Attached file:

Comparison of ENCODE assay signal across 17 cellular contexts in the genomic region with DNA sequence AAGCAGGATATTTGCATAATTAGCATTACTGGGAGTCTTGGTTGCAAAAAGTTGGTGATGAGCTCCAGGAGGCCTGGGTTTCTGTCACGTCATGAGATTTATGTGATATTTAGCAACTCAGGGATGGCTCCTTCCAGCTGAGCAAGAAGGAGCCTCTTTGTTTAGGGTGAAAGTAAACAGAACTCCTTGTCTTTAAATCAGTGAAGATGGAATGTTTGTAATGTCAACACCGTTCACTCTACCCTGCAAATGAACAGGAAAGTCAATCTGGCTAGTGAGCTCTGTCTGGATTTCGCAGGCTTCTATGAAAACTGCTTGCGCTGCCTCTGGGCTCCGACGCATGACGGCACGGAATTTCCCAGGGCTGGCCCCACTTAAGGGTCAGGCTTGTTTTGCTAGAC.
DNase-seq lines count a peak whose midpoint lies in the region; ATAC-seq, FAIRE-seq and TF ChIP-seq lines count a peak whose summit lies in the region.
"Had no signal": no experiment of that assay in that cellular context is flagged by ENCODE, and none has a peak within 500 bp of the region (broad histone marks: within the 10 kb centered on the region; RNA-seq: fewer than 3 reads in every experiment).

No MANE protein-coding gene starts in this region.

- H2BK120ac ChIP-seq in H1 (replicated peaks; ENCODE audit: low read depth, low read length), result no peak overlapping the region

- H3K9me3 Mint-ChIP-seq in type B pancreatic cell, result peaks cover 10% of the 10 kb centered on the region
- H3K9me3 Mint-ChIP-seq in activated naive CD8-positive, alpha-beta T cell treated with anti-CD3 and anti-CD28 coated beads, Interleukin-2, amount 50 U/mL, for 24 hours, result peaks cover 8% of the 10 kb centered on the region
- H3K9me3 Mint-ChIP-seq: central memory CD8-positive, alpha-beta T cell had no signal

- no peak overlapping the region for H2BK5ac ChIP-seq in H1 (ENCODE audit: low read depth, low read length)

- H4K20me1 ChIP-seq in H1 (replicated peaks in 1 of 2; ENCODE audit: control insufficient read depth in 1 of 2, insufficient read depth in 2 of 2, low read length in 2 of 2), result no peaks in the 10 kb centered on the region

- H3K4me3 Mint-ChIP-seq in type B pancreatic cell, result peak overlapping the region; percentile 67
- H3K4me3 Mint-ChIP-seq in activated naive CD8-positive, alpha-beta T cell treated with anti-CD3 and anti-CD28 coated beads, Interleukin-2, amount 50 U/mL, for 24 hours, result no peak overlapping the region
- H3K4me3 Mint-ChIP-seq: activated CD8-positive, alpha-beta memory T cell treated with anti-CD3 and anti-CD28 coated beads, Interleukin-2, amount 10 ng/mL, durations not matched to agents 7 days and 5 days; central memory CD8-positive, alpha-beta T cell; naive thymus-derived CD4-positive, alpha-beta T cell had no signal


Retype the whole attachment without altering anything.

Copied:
Comparison of ENCODE assay signal across 17 cellular contexts in the genomic region with DNA sequence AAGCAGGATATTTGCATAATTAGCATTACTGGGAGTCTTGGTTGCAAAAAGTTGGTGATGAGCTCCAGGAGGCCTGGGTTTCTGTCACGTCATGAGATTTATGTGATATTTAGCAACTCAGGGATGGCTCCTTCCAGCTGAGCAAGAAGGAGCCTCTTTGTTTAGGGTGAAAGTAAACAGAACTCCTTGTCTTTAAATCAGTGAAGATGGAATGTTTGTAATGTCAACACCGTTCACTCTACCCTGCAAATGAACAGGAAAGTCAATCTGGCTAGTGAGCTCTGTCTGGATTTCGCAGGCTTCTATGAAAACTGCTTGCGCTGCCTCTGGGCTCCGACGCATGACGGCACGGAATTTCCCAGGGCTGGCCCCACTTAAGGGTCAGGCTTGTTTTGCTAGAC.
DNase-seq lines count a peak whose midpoint lies in the region; ATAC-seq, FAIRE-seq and TF ChIP-seq lines count a peak whose summit lies in the region.
"Had no signal": no experiment of that assay in that cellular context is flagged by ENCODE, and none has a peak within 500 bp of the region (broad histone marks: within the 10 kb centered on the region; RNA-seq: fewer than 3 reads in every experiment).

No MANE protein-coding gene starts in this region.

- H2BK120ac ChIP-seq in H1 (replicated peaks; ENCODE audit: low read depth, low read length), result no peak overlapping the region

- H3K9me3 Mint-ChIP-seq in type B pancreatic cell, result peaks cover 10% of the 10 kb centered on the region
- H3K9me3 Mint-ChIP-seq in activated naive CD8-positive, alpha-beta T cell treated with anti-CD3 and anti-CD28 coated beads, Interleukin-2, amount 50 U/mL, for 24 hours, result peaks cover 8% of the 10 kb centered on the region
- H3K9me3 Mint-ChIP-seq: central memory CD8-positive, alpha-beta T cell had no signal

- no peak overlapping the region for H2BK5ac ChIP-seq in H1 (ENCODE audit: low read depth, low read length)

- H4K20me1 ChIP-seq in H1 (replicated peaks in 1 of 2; ENCODE audit: control insufficient read depth in 1 of 2, insufficient read depth in 2 of 2, low read length in 2 of 2), result no peaks in the 10 kb centered on the region

- H3K4me3 Mint-ChIP-seq in type B pancreatic cell, result peak overlapping the region; percentile 67
- H3K4me3 Mint-ChIP-seq in activated naive CD8-positive, alpha-beta T cell treated with anti-CD3 and anti-CD28 coated beads, Interleukin-2, amount 50 U/mL, for 24 hours, result no peak overlapping the region
- H3K4me3 Mint-ChIP-seq: activated CD8-positive, alpha-beta memory T cell treated with anti-CD3 and anti-CD28 coated beads, Interleukin-2, amount 10 ng/mL, durations not matched to agents 7 days and 5 days; central memory CD8-positive, alpha-beta T cell; naive thymus-derived CD4-positive, alpha-beta T cell had no signal